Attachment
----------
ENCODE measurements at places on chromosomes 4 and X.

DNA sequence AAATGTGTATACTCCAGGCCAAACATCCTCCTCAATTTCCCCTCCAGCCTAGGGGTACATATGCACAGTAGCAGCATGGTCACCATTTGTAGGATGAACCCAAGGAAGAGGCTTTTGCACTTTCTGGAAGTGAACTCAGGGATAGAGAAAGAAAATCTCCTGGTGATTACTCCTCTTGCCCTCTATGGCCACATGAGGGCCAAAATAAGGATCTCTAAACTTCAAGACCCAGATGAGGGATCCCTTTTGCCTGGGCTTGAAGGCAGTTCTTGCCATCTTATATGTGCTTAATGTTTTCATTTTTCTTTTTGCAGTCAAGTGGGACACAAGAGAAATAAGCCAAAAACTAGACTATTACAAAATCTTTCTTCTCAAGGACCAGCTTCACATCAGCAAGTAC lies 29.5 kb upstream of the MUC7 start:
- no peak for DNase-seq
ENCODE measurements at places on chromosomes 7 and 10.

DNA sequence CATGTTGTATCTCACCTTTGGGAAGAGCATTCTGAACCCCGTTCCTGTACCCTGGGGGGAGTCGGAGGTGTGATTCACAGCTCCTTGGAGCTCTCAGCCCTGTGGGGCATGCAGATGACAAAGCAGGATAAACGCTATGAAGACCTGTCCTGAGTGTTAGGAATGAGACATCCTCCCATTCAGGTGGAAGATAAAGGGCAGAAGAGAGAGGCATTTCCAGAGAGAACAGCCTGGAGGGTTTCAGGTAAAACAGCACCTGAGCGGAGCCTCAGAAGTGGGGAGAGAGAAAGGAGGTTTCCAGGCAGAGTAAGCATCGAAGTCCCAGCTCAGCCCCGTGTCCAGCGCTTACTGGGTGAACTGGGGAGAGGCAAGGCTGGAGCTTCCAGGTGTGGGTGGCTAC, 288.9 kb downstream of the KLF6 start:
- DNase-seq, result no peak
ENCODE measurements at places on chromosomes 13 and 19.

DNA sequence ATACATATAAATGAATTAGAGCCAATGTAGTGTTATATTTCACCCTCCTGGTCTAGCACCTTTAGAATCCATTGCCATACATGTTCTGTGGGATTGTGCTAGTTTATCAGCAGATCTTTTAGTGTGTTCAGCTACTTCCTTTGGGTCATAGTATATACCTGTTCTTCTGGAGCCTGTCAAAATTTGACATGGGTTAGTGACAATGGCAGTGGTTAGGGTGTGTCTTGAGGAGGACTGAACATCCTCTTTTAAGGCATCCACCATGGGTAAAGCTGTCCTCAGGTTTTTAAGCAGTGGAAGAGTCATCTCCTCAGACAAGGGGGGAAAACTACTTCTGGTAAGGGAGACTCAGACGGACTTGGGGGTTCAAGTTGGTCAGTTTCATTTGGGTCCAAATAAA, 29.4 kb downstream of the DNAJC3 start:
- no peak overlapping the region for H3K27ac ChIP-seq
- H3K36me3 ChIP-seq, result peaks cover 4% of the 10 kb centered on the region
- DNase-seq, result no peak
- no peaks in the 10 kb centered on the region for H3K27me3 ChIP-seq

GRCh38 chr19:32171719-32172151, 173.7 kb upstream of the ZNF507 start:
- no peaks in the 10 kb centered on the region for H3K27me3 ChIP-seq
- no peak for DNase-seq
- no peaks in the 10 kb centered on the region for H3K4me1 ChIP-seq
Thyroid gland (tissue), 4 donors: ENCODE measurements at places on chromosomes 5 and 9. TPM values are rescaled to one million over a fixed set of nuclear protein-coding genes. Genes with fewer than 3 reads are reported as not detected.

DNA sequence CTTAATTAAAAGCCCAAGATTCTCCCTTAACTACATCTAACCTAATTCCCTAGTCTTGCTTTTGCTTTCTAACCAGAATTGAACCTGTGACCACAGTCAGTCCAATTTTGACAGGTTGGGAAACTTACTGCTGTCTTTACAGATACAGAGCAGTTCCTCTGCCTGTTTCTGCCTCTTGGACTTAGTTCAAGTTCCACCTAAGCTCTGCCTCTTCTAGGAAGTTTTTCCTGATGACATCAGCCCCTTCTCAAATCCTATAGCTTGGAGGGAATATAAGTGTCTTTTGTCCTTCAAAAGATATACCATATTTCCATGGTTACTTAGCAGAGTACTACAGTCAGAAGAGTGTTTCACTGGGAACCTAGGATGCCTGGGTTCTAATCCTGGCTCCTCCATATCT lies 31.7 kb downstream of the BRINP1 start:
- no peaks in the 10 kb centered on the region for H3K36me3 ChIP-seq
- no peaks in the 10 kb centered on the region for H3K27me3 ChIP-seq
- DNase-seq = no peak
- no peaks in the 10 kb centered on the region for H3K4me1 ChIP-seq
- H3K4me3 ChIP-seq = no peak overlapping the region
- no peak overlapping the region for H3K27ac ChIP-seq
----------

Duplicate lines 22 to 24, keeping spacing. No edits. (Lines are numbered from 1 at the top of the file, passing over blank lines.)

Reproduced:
- no peaks in the 10 kb centered on the region for H3K4me1 ChIP-seq
- H3K4me3 ChIP-seq = no peak overlapping the region
- no peak overlapping the region for H3K27ac ChIP-seq